Table of Contents
Introduction to the Issue.
Evidence supporting change.
Venue, Location and Staffing for the program..
Sustainability of program..
The facility of Primary Healthcare in Australia for disabled Australian and “Aboriginal and Torres Strait Islander” is full of major barriers. As per AIHW or "Australian Institute of Health and Welfare 2017", total 4.4 Australian people have been leading lives with disabilities. Australia whereas has 787000 aboriginal people who also require primary healthcare supports. It has been found that even after having relevant primary healthcare policies, there are major pitfalls in supporting these disabled and aboriginal people with primary healthcare. Inadequate education, accessibility, transport, affordability, availability and discrimination are some prime barriers to healthcare for the disabled (Whittle et al., 2018). Less individualized healthcare support and information are the major deficits behind such faulty primary care support. Geographic isolation, affordability and availability are also the prime barriers to Aboriginal people’s primary care.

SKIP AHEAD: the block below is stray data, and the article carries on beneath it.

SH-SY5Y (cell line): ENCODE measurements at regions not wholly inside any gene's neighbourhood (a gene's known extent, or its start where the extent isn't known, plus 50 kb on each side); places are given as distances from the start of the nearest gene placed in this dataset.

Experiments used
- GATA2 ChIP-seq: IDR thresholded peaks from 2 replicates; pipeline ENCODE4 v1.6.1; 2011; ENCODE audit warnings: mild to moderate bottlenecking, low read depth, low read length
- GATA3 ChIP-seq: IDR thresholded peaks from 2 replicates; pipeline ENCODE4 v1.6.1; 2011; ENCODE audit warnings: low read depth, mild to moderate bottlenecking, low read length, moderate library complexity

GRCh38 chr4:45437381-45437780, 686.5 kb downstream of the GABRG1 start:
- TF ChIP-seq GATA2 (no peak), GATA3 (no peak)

There are many existing policies outlined by the Australian government and Healthcare institute for supporting the primary care needs of the aboriginal and disabled person.
The A+TSI policy has shortcomings to address the cultural and social health determinants. There are also less culturally proper PWC services for these A+TSI people. It seems that more robust healthcare strategies here are required for these A+ TSI populations of Australia. The disabled people in Australia also face major barriers in terms of less individualized healthcare and information support (King et al., 2017). Hence, such major drawbacks in the existing primary healthcare policies require some immediate changes.
Considering the present primary healthcare gaps in Australia, one fictitious program named “Improving the Primary Healthcare facility implementation planning” will be outlined here. The aims of this plan are as follows:
Aim 1: To improve the infrastructure of emergency care and support in Australian healthcare so that the disabled people can have affordable and 24*7 available healthcare assistance.